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Masika sipa

Ranavalona’s I. reign of terror

Ranavalona I

In 1828, after the death of her husband, Queen Ranavalona I. came into power by killing all other potential regents (wives, sons, mother). At that time, she was between 30 and 40 years old. Ranavalona I. went down in history rather ingloriously and bears the surname “the cruel”. Many Malagasy call her regency “tany maizina”, in English “years of darkness”. …

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Andrianampoinimerina, Madagascar’s most famous king

Andrianampoinimerina

In 1787, Andrianampoinimerina (loosely translated “the king who is not like the stupid” or “the one, who will always stay in the Merina’s hearts”) was chosen by his father as successor to the throne of the Ambohimanga kingdom – that’s at least what legends tells. He was then 42 years old. Historians instead say that a grandson of Andrianjaka, prince …

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Development and division of the Merina kingdom

After about twenty years, Andriantsimitoviaminandriandehibe died around 1670, and his oldest son Razakatsitakatrandriana came into power. He married two wives, Ravololontsimitovy from his father’s clan and Rafoloarivo from another clan, with whom he got four sons and six daughters. Whether it is by accident that both women share the names of his grandfather’s wives, or whether it might have been …

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The beginning of the Merina kingdom

According to deliverance, the first king of the Merina people was Andrianerinerina (andrian = king, Nerinerina = his actual name). Legend tells he came from heaven and subdued the legendary Vazimba people, and later Merina came out of this first people. His regency was followed by the queens Andriananjavonana, Andrianamponga I., Andrianamboniravina, Andranolava, Rafandrandava, Ramasindohafandrana, Rafandrampohy and Rafandramenitra. Written evidence …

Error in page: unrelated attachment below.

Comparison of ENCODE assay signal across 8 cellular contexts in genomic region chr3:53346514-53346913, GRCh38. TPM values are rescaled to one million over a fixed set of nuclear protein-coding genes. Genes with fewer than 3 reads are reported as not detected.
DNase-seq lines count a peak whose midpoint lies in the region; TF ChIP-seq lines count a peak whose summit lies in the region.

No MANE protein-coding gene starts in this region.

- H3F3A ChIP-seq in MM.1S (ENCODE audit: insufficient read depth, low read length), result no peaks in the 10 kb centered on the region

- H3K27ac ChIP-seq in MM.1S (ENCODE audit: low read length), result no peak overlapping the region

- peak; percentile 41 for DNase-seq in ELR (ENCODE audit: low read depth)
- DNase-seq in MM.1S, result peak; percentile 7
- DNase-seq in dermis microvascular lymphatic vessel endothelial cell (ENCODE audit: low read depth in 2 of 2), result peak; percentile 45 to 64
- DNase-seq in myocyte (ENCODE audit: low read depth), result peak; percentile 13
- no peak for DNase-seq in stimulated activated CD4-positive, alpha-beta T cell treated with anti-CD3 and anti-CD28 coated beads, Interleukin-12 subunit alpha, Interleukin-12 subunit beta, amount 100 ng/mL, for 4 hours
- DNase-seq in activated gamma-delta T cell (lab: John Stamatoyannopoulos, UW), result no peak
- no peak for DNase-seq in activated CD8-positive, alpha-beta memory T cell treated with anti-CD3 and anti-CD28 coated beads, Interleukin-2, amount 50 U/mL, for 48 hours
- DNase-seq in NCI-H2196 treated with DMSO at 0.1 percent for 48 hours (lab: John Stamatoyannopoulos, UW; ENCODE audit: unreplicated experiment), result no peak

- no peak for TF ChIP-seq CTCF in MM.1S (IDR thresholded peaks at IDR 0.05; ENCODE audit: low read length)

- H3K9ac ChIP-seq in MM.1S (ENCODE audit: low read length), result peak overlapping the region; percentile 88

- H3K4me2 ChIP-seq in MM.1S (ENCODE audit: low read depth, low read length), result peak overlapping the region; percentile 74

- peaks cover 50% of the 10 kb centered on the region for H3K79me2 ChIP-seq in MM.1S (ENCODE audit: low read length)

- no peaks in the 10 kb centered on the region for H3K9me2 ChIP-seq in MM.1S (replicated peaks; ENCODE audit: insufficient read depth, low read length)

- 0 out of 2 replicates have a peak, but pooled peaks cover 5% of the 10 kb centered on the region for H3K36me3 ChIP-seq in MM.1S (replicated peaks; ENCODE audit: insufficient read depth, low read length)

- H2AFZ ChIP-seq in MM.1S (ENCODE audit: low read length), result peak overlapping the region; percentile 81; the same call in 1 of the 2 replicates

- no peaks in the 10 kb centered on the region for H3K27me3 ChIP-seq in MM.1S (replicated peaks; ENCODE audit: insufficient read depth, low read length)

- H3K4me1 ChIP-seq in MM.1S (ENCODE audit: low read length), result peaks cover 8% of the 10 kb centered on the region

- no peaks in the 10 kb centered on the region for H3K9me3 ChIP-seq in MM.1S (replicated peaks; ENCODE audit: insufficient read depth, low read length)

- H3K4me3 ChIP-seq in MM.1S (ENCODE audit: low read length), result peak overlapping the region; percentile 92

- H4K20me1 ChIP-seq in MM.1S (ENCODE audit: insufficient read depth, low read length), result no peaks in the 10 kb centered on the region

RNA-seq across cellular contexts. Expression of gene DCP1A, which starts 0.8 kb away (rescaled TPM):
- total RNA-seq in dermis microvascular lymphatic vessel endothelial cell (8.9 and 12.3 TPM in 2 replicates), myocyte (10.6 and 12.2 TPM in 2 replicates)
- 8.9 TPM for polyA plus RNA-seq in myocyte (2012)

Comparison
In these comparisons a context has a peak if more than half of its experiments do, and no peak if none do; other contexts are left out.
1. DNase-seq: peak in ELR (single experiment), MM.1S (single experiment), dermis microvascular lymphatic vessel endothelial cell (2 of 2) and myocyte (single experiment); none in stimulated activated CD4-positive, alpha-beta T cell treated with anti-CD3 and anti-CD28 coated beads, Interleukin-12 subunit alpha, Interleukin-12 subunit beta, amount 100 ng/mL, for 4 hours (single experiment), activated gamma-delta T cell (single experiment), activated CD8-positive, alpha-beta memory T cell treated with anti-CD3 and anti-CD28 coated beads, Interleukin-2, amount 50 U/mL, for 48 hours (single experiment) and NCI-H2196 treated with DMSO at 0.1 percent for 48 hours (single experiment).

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Viticulture in Madagascar

In 19th century yet, jesuitcal missionaries and with them their knowledge about viticulture reached the island of Madagascar. In 1802, the botanist André Michaux cultivated vines of the sort “Isabelle” (Vitis labrusca) in the area around Ivondro for the first time – rather more due to curiosity than because of economical reasons. In 1845, the French man Jean Laborde produced …

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Clad in armour but hardly protected: The Radiated Tortoise

They have not changed for millions of years and still fascinate people all over the world: tortoises. A particularly beautiful species lives in the south of Madagascar: the Radiated Tortoise (Astrochelys radiata). Its history begins long, long before the first people came to Madagascar. But it was not until 1802 that the Englishman George Shaw described the Radiated Tortoise. He …

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Life in drought and heat – The Malagasy collared lizard

Chalarodon madagascariensis

Only few animals can survive in Madagascar’s dry, hot south for long. One of them is the Madagascar sand lizard (Chalarodon madagascariensis). Madagascar has no large iguanas like you probably know iguanas from America. Instead the local iguanas are rather small, agile and swift – they are so special, that they got their own family, which exists nowhere else on …

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Nosy Komba

Nosy Komba

Nosy Komba, in English Lemur Island, is the nickname of a small island in the canal of Mozambique on Madagascar’s northwest coast. It belongs to the Diana region and is only a few kilometres from the nearest village on land, Ankify. From the port of Doany it takes about twenty minutes by motorboat across the sea, from Nosy Be it …

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The Malagasy Tree Boa

Because of many old legends and fairy tales it has a dubious reputation, but actually it is a fascinating forest dweller: The Malagasy Tree Boa (Sanzinia madagascariensis). It lives mainly in the rainforests of Madagascar’s east coast, but has also conquered other habitats such as the hot, dry southwest and south of the country. Even on some islands as well …

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A short, but colorful life – The Madagascan moon moth

One of the most beautiful lepidopterans of the Earth, but first of all one of the largest, lives in Madagascar’s rainforests: The Madagascan moon moth or comet moth (Argema mittrei). With a wingspan up to 20 cm, it exceeds nearly all lepidopterans worldwide, only the Atlas moth (Attacus atlas) from Asia, belonging to the same family of emperor moths (Saturniidae), …

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